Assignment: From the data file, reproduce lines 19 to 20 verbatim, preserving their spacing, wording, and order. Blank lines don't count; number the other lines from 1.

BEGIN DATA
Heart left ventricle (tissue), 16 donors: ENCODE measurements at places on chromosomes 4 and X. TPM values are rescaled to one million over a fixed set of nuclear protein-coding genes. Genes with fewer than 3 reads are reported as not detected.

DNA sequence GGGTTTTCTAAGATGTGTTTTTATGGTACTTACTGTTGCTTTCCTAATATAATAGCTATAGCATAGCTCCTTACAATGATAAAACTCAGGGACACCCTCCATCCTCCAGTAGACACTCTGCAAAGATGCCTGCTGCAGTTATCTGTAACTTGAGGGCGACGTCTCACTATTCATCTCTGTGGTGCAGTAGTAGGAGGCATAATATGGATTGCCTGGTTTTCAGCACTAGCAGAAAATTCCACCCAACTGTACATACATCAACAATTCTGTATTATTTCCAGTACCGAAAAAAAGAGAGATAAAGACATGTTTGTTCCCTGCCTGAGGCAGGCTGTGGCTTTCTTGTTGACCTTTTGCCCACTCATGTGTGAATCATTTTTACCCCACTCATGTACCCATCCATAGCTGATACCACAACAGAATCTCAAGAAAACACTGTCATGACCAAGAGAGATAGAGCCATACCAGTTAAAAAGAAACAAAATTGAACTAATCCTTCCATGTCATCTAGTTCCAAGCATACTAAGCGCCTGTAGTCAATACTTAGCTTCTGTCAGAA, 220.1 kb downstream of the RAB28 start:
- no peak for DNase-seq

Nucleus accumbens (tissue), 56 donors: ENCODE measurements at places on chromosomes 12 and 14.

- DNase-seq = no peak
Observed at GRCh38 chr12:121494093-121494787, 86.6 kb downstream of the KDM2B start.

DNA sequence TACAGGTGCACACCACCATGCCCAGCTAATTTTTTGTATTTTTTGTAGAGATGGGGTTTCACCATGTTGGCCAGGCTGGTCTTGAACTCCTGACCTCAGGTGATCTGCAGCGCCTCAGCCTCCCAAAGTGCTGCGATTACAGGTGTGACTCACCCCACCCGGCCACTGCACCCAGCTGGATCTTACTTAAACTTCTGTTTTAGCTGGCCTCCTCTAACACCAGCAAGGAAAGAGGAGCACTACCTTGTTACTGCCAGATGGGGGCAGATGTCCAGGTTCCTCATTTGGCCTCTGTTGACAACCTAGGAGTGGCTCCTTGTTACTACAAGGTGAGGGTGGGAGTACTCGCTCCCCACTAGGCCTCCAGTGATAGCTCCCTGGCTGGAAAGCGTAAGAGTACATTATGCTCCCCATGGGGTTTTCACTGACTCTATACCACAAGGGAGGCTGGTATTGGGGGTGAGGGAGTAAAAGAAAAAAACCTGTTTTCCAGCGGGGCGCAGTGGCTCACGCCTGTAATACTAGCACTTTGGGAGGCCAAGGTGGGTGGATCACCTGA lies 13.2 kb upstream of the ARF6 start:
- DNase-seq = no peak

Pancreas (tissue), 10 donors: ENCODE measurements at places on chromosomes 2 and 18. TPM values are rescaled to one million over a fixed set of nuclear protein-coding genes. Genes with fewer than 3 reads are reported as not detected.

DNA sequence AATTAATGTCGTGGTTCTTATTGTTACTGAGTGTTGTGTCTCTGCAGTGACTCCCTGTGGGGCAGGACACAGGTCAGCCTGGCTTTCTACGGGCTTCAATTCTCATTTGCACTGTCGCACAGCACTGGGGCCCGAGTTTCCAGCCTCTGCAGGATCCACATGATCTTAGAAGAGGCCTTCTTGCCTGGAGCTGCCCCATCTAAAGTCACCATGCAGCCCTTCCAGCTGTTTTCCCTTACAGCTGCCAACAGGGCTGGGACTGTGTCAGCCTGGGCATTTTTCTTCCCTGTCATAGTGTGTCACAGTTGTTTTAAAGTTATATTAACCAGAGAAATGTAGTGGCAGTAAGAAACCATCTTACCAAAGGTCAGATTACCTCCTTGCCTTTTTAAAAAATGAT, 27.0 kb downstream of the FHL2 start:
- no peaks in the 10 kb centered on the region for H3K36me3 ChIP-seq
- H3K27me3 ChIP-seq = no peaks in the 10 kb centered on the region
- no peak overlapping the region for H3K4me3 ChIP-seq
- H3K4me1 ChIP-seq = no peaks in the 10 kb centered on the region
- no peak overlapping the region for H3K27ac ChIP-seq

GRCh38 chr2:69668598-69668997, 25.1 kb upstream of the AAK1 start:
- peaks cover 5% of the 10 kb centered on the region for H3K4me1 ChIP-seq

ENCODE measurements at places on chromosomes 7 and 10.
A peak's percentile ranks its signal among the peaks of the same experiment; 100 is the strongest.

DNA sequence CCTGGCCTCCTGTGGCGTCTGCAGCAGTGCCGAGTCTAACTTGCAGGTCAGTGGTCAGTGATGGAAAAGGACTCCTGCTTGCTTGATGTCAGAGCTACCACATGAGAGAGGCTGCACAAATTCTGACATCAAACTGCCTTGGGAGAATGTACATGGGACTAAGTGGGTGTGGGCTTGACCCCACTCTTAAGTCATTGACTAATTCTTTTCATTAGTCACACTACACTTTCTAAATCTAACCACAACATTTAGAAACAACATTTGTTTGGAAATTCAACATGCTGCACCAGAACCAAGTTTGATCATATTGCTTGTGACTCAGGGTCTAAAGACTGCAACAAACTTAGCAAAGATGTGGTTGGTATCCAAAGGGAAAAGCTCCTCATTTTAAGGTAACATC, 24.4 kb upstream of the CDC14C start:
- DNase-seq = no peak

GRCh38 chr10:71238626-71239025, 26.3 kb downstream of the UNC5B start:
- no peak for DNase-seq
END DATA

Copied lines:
A peak's percentile ranks its signal among the peaks of the same experiment; 100 is the strongest.

DNA sequence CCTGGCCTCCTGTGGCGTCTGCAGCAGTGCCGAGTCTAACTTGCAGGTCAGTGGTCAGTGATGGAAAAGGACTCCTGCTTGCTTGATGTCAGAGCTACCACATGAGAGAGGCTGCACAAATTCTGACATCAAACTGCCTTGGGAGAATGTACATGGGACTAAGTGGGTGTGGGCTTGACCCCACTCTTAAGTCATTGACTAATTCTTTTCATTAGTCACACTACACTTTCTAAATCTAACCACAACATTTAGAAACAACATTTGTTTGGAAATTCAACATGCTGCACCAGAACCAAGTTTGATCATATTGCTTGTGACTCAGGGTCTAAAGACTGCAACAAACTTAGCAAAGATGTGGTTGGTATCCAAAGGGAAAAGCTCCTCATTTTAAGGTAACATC, 24.4 kb upstream of the CDC14C start: